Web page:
Musk's innovative spirit and belief that technology solves all problems has earned him cult status. What the entrepreneur touches turns to gold, his fans are sure of that. "The way the financial world works now is that things are not valuable because of their cash flow, but because of their proximity to Elon Musk," says Bloomberg columnist Matt Levine. The best example is the cryptocurrency Dogecoin: With only 280 characters, Musk managed to drive the course up first - and then crash it by withdrawing love.

That was not always so. Musk was ridiculed for years in Silicon Valley for his electric car project. The first three SpaceX rockets exploded on launch, Tesla burned a lot of money for years. But Musk fought through.

"He's a genius when it comes to business, but his gift isn't empathy with people," his brother and business partner Kimbal Musk told The Times magazine. Former employees describe Musk as petty, cruel, and moody. According to media reports, workers are downright exploited. "There are countless stories about how difficult he is as a boss," said journalist and author Ashlee Vance, who spoke with more than 200 of his associates for a biography of Musk. In an interview with the Wall Street Journal, Musk described himself as the "nano manager" of his approximately 100,000 employees. Why doesn't he delegate? There is no one who "can do the job better than me," as he told the New York Times.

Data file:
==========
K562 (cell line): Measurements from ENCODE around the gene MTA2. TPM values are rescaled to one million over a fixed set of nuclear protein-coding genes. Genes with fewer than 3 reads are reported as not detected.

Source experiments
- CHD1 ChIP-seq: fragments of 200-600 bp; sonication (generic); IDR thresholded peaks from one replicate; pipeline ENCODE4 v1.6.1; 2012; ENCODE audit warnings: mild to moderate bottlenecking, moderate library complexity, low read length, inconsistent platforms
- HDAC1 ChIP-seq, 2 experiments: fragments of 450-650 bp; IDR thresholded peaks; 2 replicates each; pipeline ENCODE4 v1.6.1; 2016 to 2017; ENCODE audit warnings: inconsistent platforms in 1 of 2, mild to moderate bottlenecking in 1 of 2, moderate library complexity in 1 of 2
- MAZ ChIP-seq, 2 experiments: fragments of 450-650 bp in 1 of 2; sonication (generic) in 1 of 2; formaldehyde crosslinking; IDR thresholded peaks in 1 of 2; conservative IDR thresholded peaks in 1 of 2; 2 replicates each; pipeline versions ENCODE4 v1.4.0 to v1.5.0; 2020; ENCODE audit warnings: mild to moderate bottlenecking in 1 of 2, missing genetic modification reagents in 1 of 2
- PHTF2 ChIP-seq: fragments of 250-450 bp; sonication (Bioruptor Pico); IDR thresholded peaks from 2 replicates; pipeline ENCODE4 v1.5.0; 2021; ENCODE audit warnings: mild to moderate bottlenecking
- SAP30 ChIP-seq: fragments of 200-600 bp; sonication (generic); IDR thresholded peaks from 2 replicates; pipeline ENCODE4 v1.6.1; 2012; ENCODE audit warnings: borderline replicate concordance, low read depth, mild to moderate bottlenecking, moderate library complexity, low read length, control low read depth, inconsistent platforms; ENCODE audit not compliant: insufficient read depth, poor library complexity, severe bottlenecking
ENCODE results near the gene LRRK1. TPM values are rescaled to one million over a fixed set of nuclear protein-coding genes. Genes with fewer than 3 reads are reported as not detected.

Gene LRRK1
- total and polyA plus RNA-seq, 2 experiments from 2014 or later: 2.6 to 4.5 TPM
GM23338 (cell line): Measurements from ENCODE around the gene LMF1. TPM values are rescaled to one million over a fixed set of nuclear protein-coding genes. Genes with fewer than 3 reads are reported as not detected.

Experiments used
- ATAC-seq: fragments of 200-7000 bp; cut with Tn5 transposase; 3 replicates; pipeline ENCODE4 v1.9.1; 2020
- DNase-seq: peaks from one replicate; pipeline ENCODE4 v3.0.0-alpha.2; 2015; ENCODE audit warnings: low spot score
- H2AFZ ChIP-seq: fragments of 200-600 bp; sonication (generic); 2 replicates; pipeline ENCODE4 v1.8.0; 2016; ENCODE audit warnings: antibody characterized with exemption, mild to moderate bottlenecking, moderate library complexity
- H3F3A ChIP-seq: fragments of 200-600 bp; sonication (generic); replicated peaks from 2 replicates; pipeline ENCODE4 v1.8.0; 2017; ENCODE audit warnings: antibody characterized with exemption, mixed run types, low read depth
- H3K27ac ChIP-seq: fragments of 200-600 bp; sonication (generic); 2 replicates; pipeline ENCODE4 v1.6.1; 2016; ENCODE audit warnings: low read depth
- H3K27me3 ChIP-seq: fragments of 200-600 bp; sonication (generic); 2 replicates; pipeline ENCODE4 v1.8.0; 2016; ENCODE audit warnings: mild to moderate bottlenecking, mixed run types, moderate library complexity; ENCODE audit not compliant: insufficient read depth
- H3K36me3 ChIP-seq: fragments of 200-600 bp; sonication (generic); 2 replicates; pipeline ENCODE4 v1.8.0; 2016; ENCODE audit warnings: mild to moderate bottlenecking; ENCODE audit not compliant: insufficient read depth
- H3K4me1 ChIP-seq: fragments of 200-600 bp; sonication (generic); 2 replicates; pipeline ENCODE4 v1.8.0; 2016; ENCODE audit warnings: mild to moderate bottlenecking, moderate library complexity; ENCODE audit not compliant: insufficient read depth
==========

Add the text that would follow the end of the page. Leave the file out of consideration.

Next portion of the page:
Musk apparently does not know self-doubt. So he quickly sent a mini submarine to Thailand when he heard that young people were trapped in a cave there. "He wants to prove to the whole world that he's extraordinary," Vance describes the behavior of the visionary, who was bullied and beaten as a school child. But the rescuers rejected Musk's help as inappropriate. "He can push his sub where it hurts," said one of the divers. The offer is just a PR gimmick. There is "absolutely no chance that it will work." Musk then called the rescuer a pedophile.

With Twitter, the eccentric entrepreneur has found his stage, where the spotlight never goes out. Musk likes to get involved, enjoys the attention, tweets more or less useful. Shortly after the start of the war of aggression against Ukraine, he challenged Russian President Vladimir Putin to a duel - "Ukraine is the mission," he tweeted in the direction of the Kremlin. Musk professed to write "at least half of his tweets on the porcelain throne" or claimed that the Egyptian pyramids were "built by aliens." He tweeted that he was taking Tesla private - apparently to hit speculators who had bet on a falling Tesla price. But the announcement did not correspond to reality - this caused trouble with the US Securities and Exchange Commission SEC.

Shortly after the announcement that he would take over Twitter, Musk stressed that the platform absolutely had to be "politically neutral" and "enrage left and right alike". The potential future Twitter owner no longer hides the fact that Silicon Valley is too left-wing and woke culture is too aloof for him. He can't take criticism at all.

In his Musk biography "Powerplay," Tim Higgins describes how the circle of people the multi-billionaire listens to has shrunk over the years. Musk has the means and the spirit of innovation to advance Twitter. He could also make a decisive contribution to the technical progress of the world. However, Musk needs corrective measures. And there seems to be an increasing lack of them.